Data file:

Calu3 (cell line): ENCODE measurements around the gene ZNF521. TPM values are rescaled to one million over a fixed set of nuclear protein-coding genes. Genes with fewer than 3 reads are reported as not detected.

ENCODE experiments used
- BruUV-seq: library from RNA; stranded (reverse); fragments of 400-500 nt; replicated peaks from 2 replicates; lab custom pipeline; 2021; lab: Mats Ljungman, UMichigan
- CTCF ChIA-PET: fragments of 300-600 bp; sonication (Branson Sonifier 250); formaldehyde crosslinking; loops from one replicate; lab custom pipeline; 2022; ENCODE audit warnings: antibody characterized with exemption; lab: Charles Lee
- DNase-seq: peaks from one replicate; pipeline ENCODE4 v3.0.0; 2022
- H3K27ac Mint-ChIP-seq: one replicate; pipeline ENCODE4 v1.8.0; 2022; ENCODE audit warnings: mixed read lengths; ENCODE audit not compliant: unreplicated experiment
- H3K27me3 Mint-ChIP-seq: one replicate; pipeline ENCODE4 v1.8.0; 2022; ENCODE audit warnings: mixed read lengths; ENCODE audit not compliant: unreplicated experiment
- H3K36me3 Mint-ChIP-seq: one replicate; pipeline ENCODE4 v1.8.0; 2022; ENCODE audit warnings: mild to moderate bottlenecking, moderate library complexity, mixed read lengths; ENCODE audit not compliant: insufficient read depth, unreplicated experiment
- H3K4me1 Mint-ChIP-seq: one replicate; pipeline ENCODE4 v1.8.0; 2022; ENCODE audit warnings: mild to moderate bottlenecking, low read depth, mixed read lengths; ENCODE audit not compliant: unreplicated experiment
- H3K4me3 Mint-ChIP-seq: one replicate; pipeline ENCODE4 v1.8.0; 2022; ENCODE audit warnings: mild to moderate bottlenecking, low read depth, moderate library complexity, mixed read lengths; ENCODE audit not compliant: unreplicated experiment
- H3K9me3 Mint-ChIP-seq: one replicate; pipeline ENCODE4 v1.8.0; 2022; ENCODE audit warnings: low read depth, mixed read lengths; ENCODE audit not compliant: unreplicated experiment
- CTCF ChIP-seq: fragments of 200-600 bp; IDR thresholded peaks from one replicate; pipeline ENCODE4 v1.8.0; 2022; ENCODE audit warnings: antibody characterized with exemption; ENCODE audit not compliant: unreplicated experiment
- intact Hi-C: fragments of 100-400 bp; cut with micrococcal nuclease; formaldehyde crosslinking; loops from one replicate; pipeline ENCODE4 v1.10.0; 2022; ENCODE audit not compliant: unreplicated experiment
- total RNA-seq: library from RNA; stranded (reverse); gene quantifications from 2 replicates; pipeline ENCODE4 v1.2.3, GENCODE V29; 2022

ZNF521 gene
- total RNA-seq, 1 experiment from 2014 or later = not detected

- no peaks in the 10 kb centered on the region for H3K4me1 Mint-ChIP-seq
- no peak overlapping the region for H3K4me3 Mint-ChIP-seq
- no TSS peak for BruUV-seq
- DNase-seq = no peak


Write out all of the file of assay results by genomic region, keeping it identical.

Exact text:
Calu3 (cell line): ENCODE measurements around the gene ZNF521. TPM values are rescaled to one million over a fixed set of nuclear protein-coding genes. Genes with fewer than 3 reads are reported as not detected.

ENCODE experiments used
- BruUV-seq: library from RNA; stranded (reverse); fragments of 400-500 nt; replicated peaks from 2 replicates; lab custom pipeline; 2021; lab: Mats Ljungman, UMichigan
- CTCF ChIA-PET: fragments of 300-600 bp; sonication (Branson Sonifier 250); formaldehyde crosslinking; loops from one replicate; lab custom pipeline; 2022; ENCODE audit warnings: antibody characterized with exemption; lab: Charles Lee
- DNase-seq: peaks from one replicate; pipeline ENCODE4 v3.0.0; 2022
- H3K27ac Mint-ChIP-seq: one replicate; pipeline ENCODE4 v1.8.0; 2022; ENCODE audit warnings: mixed read lengths; ENCODE audit not compliant: unreplicated experiment
- H3K27me3 Mint-ChIP-seq: one replicate; pipeline ENCODE4 v1.8.0; 2022; ENCODE audit warnings: mixed read lengths; ENCODE audit not compliant: unreplicated experiment
- H3K36me3 Mint-ChIP-seq: one replicate; pipeline ENCODE4 v1.8.0; 2022; ENCODE audit warnings: mild to moderate bottlenecking, moderate library complexity, mixed read lengths; ENCODE audit not compliant: insufficient read depth, unreplicated experiment
- H3K4me1 Mint-ChIP-seq: one replicate; pipeline ENCODE4 v1.8.0; 2022; ENCODE audit warnings: mild to moderate bottlenecking, low read depth, mixed read lengths; ENCODE audit not compliant: unreplicated experiment
- H3K4me3 Mint-ChIP-seq: one replicate; pipeline ENCODE4 v1.8.0; 2022; ENCODE audit warnings: mild to moderate bottlenecking, low read depth, moderate library complexity, mixed read lengths; ENCODE audit not compliant: unreplicated experiment
- H3K9me3 Mint-ChIP-seq: one replicate; pipeline ENCODE4 v1.8.0; 2022; ENCODE audit warnings: low read depth, mixed read lengths; ENCODE audit not compliant: unreplicated experiment
- CTCF ChIP-seq: fragments of 200-600 bp; IDR thresholded peaks from one replicate; pipeline ENCODE4 v1.8.0; 2022; ENCODE audit warnings: antibody characterized with exemption; ENCODE audit not compliant: unreplicated experiment
- intact Hi-C: fragments of 100-400 bp; cut with micrococcal nuclease; formaldehyde crosslinking; loops from one replicate; pipeline ENCODE4 v1.10.0; 2022; ENCODE audit not compliant: unreplicated experiment
- total RNA-seq: library from RNA; stranded (reverse); gene quantifications from 2 replicates; pipeline ENCODE4 v1.2.3, GENCODE V29; 2022

ZNF521 gene
- total RNA-seq, 1 experiment from 2014 or later = not detected

- no peaks in the 10 kb centered on the region for H3K4me1 Mint-ChIP-seq
- no peak overlapping the region for H3K4me3 Mint-ChIP-seq
- no TSS peak for BruUV-seq
- DNase-seq = no peak